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E-business Tour Lands in North America


New York - 13 May 1998: -IBM and Lotus Development Corporation will host an all-day forum May 19 in New York City for corporate leaders, business owners and entrepreneurs on how to make money by doing business on the Internet.

The New York forum, part of a 43-city worldwide electronic business tour, will feature global businesses, like Domino's Pizza. Domino's is using its new corporate intranet to streamline business processes and improve communication among franchises around the world. Also featured will be New York businesses, like kozmo.com. Named after the popular character on the Seinfeld show, kozmo.com offers online video rentals. Manhattan residents can order a video online; kozmo.com delivers the video, along with snacks, to home or office within the hour.

At the forum, scheduled for the Hilton Towers Hotel in Manhattan, business owners and corporate leaders can learn how to streamline their business processes, gain new customers and save money by doing business on the Internet. The e-business forum will feature presentations, hands-on technology demonstrations and one-on-one consultations.

The Manhattan e-business forum is part of a tour that began April 8 in Marseilles, France, and ends on July 16 in Auckland, New Zealand(a). IBM and Lotus executives, business partners and customers will share what they have learned about e-business after two years of intensive development and implementation.

Participants will learn how e-business can shrink supply chains, streamline information flow and greatly expand a company's reach by substantially cutting the cost of customer service, retention and marketing. For example, the cost of one bank transaction via the Internet is 13 cents vs. $1.08 at a branch. The cost of purchasing an airline ticket via the Net is $1 vs.$8 for traditional reservations systems.

Break-out sessions will focus on specific industries and applications, as well as security, branding and distribution. A security consultant will also be available to address individual issues and demonstrate some of the newest technologies for building bulletproof networks.

During the last two years, IBM and Lotus have helped transform thousands of companies into e-businesses. While the Internet's potential for retail sales is often touted, perhaps even more compelling is how network computing can change internal processes and impact the bottom line. For example, Chrysler Corporation has saved more than $2 billion via a Lotus Notes-based server application that allows suppliers to submit ideas for cost-savings online.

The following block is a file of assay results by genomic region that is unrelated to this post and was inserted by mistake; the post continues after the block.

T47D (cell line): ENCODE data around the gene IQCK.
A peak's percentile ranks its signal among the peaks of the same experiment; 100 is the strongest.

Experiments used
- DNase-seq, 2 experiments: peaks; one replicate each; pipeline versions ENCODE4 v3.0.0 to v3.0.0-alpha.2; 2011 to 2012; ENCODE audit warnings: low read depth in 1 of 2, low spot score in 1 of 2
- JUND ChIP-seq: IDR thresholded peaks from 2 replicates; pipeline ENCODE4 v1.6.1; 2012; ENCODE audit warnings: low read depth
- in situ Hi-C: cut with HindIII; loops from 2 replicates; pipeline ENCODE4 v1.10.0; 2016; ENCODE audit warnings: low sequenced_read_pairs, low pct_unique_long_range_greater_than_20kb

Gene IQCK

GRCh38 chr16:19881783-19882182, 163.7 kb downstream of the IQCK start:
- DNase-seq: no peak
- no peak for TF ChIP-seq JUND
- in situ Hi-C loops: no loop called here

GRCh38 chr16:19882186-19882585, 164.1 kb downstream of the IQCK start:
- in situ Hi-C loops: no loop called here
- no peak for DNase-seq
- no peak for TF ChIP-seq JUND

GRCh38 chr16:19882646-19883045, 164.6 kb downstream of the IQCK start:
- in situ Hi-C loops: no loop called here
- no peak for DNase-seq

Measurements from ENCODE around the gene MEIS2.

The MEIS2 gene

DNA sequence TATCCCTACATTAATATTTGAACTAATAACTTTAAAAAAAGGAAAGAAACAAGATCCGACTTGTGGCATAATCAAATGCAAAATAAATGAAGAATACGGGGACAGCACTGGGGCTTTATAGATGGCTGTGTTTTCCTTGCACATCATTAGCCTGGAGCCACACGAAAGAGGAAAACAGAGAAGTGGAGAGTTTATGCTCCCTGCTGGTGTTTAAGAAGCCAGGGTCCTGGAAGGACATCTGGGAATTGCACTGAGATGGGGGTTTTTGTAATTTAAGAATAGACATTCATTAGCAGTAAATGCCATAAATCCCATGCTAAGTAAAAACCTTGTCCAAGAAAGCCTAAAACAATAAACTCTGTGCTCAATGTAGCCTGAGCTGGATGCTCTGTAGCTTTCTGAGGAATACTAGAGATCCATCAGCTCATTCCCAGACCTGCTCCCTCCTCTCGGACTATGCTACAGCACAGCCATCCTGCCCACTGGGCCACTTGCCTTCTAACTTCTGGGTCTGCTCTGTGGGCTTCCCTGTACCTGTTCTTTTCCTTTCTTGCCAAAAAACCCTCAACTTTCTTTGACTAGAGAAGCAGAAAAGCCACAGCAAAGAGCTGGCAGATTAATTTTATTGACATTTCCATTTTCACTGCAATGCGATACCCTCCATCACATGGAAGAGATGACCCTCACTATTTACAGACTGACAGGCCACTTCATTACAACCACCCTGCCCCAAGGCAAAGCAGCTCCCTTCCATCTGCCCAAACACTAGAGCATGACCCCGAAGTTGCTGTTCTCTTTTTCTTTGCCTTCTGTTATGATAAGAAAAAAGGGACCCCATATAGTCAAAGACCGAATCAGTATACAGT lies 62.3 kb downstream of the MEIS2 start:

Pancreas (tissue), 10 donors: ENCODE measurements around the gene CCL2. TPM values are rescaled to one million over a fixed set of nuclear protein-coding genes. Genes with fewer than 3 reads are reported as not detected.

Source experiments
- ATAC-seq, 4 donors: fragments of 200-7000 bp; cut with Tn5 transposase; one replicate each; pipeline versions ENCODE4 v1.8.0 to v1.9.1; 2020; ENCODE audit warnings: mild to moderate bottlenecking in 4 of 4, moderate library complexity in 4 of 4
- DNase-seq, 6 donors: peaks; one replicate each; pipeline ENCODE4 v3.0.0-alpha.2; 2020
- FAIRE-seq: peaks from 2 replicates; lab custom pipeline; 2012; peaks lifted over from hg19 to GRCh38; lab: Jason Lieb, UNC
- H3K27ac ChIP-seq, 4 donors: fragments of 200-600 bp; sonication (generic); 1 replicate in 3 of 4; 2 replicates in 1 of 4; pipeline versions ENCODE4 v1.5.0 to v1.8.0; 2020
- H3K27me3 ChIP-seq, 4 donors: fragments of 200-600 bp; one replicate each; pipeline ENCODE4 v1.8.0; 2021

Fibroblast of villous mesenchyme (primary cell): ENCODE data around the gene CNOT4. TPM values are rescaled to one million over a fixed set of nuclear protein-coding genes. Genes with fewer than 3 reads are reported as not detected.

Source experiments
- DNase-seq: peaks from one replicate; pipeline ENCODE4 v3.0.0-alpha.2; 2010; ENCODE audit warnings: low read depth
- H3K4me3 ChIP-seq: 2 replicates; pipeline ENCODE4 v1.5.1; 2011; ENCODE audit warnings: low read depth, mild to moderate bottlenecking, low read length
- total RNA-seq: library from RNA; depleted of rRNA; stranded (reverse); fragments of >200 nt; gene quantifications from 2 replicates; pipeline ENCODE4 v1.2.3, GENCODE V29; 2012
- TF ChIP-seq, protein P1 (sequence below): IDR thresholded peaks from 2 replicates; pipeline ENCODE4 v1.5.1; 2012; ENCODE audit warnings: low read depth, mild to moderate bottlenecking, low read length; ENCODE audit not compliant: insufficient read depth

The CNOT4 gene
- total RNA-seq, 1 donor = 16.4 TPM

``E-business is a fundamental change in the way business is done,'' said Dr.Irving Wladawsky-Berger, general manager, IBM Internet Division. ``Internet technology enables a company, whether small, medium or large, to truly exploit its resources, by linking together its people with its applications, data bases, and overall knowledge capital.''

A study last year by the META Group found that the return on investment for intranets ranges from 21 to 68 percent, with the highest return on systems that support line-of-business activities. Today, e-business allows companies to virtually ignore borders and time-zones. For example, IBM technology enables employees of Domino's Pizza from across the world to regularly work together, discuss company issues and share information on best-selling pizzas.

With 60 million people using the Web and up to 1 billion predicted by 2005, the potential for communicating directly with customers is tremendous. In the next six months, 7 million more Americans are expected to come online.

``Despite these fundamental changes, the transformation to e-business doesn't have to be overwhelming,'' said Jeff Papows, president and CEO of Lotus Development. ``For example, a company can start an intranet for as little as $1,500, and run the software on multiple desktop systems.''

``A key component of our e-business program is our philosophy that companies should start simple, perhaps by making e-mail available or publishing a company web site, said Dr. Wladawsky-Berger. We encourage customers to build on the equipment they have and invest only in scaleable solutions that can grow with them.

For more information or to register for the e-business Forum, visit http://www.ibm.com/e-business/forum.

IBM is the industry's leading provider of solutions to help customers become e-businesses. The first to market a comprehensive suite of secure end-to-end solutions that enable commerce and content distribution over the Internet, IBM is dedicated to helping businesses exploit the potential of network computing.

Lotus Development Corporation, founded in 1982, is a subsidiary of IBM Corporation. Lotus offers high-quality software products and services that reflect the company's unique understanding of the new ways in which individuals and businesses must work together to achieve success. Lotus' innovative approach is evident in a new class of applications that allow users to access and communicate information in ways never before possible, both within and beyond organizational boundaries.

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Contact(s) information

Linda Currey Post
IBM
914-766-1576
lcpost@us.ibm.com

Paul Labelle
Lotus
617-693-1028
Paul_LaBelle@CRD.Lotus.com

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